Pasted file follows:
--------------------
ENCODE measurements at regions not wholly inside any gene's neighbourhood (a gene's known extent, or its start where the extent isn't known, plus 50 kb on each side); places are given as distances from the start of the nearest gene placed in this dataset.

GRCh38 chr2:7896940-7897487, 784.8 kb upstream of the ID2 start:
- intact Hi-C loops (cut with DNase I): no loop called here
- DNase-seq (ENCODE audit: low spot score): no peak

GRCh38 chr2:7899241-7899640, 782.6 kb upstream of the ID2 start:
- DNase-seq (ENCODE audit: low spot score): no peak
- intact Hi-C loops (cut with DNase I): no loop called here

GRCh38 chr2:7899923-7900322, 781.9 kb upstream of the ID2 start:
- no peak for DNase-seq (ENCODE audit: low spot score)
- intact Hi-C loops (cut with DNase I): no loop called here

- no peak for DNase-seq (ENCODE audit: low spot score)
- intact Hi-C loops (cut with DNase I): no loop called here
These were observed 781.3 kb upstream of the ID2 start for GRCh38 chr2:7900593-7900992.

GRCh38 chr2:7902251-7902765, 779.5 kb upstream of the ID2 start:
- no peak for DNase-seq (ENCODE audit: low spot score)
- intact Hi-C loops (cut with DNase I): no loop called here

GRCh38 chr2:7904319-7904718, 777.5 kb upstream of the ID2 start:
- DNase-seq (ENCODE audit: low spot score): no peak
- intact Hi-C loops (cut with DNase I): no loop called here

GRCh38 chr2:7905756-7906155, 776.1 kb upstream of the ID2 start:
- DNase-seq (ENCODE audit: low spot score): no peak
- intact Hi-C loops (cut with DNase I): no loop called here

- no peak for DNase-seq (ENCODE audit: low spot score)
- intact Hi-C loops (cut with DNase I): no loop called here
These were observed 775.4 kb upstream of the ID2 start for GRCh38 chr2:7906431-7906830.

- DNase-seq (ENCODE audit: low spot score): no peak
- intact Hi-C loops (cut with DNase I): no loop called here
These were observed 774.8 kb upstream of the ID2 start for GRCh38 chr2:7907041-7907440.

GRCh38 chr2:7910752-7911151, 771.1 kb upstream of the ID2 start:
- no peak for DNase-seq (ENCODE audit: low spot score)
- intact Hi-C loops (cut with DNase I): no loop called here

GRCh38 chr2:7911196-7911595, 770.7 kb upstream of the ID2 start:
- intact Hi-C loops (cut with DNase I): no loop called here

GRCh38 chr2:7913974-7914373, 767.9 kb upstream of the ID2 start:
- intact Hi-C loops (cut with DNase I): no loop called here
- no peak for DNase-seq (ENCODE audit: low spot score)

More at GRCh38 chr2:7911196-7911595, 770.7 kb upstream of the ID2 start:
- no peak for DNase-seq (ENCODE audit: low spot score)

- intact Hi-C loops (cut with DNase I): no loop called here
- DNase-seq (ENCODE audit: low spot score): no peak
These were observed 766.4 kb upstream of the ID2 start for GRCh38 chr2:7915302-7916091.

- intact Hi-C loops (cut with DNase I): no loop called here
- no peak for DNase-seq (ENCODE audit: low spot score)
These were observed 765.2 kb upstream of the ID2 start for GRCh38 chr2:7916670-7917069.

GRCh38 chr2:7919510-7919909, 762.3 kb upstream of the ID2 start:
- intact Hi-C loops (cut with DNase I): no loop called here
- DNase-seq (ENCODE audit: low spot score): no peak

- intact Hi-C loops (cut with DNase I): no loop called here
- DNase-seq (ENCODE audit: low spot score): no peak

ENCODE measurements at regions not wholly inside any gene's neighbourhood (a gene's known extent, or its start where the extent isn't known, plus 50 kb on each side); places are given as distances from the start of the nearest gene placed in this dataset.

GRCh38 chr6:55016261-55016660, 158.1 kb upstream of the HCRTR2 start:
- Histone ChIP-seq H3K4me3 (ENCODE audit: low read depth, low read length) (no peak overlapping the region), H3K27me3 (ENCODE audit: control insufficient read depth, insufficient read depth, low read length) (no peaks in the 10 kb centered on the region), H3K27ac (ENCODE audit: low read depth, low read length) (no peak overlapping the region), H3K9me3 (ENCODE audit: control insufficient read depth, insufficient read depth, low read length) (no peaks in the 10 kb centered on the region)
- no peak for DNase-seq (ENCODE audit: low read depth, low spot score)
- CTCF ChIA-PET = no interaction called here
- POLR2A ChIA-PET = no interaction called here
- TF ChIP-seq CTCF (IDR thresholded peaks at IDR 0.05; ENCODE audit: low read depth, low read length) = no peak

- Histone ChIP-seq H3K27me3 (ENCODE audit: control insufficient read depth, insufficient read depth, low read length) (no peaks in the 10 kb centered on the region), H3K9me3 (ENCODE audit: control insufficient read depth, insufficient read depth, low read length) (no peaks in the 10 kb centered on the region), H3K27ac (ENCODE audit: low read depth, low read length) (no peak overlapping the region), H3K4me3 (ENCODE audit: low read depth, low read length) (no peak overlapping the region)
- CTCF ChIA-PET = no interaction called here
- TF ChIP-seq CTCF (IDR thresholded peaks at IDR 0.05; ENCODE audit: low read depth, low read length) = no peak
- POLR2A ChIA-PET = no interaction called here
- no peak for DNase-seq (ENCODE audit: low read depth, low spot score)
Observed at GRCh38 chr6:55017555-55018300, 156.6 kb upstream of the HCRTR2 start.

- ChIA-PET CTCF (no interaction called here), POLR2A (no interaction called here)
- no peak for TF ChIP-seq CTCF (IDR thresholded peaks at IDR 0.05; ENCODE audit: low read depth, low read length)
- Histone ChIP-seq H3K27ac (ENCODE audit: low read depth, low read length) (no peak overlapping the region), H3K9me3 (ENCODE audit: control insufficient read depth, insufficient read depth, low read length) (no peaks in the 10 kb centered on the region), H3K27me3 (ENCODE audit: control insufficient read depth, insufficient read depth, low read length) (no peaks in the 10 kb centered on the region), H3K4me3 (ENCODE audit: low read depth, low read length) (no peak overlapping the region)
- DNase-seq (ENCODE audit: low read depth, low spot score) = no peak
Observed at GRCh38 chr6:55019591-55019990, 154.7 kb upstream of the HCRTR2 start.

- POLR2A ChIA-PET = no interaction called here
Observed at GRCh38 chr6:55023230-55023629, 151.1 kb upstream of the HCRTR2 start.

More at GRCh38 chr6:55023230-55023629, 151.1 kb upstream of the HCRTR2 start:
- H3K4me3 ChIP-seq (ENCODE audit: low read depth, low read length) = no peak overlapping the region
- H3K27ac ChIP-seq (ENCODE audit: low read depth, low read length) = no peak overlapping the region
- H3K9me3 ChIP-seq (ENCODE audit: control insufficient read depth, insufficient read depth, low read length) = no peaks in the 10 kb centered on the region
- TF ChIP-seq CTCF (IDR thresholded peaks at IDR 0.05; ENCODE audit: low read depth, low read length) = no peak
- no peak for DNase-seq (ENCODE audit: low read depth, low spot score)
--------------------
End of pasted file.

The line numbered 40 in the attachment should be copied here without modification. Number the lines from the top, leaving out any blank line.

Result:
- DNase-seq (ENCODE audit: low spot score): no peak